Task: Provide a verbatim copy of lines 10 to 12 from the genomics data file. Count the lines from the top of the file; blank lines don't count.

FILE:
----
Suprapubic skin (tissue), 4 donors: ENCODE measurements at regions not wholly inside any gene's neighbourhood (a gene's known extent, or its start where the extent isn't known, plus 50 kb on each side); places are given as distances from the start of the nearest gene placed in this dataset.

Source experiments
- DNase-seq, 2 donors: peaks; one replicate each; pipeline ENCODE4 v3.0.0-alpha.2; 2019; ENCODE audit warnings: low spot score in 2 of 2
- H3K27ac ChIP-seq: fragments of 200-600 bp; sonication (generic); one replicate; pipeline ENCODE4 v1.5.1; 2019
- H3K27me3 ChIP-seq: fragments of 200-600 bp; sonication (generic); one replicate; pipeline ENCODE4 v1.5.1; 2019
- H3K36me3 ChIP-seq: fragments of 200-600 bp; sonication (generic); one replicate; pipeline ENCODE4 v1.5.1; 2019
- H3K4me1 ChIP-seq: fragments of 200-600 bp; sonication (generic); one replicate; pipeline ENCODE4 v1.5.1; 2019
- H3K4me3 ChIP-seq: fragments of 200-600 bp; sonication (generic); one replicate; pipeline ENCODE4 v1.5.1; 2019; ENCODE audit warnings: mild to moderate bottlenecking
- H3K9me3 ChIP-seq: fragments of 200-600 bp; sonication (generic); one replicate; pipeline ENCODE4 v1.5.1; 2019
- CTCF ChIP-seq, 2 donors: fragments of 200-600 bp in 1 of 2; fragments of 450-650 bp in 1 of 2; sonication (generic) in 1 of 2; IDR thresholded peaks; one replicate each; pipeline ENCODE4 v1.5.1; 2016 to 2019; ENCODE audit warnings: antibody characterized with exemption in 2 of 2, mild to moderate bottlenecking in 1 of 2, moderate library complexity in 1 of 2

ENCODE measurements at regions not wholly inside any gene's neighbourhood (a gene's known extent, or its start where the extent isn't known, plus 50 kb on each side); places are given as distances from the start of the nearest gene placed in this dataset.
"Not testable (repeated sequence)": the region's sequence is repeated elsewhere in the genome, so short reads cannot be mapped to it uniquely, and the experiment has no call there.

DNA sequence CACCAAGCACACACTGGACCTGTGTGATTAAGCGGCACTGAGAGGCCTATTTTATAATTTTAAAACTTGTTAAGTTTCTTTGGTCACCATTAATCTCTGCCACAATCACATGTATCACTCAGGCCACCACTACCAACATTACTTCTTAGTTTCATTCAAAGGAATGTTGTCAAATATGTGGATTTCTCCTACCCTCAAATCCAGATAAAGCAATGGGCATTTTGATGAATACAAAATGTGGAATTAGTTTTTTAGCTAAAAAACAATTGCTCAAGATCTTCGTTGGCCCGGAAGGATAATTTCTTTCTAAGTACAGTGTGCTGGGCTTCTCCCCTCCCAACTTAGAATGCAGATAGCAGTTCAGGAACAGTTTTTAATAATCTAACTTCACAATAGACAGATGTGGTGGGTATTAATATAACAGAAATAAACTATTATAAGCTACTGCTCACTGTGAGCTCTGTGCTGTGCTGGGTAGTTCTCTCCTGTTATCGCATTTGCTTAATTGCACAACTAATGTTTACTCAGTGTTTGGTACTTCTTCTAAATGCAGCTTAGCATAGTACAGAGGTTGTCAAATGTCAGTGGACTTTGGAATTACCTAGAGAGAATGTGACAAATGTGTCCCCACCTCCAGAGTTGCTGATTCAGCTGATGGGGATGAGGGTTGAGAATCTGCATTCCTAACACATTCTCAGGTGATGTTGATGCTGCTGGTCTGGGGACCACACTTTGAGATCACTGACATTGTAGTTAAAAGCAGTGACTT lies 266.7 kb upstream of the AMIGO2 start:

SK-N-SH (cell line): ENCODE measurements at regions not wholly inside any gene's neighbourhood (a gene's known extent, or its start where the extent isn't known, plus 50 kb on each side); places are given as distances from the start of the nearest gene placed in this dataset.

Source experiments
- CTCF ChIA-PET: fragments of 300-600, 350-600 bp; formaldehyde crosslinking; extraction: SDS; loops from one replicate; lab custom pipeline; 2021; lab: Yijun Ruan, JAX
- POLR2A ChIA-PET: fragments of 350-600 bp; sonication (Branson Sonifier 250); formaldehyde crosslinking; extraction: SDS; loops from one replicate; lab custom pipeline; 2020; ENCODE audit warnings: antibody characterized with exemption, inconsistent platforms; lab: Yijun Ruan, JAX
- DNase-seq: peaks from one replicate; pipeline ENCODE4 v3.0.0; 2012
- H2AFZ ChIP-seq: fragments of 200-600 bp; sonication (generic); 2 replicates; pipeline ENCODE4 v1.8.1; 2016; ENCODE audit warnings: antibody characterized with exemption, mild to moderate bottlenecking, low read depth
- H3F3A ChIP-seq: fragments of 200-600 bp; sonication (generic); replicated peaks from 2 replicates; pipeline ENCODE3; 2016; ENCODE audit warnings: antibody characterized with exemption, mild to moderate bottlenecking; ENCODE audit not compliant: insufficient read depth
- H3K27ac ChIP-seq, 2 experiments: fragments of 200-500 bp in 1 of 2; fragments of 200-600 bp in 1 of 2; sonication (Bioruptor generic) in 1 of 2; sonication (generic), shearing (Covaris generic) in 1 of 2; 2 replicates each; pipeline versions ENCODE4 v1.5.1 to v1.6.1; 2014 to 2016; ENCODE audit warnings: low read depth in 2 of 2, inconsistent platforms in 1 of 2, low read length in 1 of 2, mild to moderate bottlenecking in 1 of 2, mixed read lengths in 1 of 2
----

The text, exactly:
- CTCF ChIP-seq, 2 donors: fragments of 200-600 bp in 1 of 2; fragments of 450-650 bp in 1 of 2; sonication (generic) in 1 of 2; IDR thresholded peaks; one replicate each; pipeline ENCODE4 v1.5.1; 2016 to 2019; ENCODE audit warnings: antibody characterized with exemption in 2 of 2, mild to moderate bottlenecking in 1 of 2, moderate library complexity in 1 of 2

ENCODE measurements at regions not wholly inside any gene's neighbourhood (a gene's known extent, or its start where the extent isn't known, plus 50 kb on each side); places are given as distances from the start of the nearest gene placed in this dataset.
"Not testable (repeated sequence)": the region's sequence is repeated elsewhere in the genome, so short reads cannot be mapped to it uniquely, and the experiment has no call there.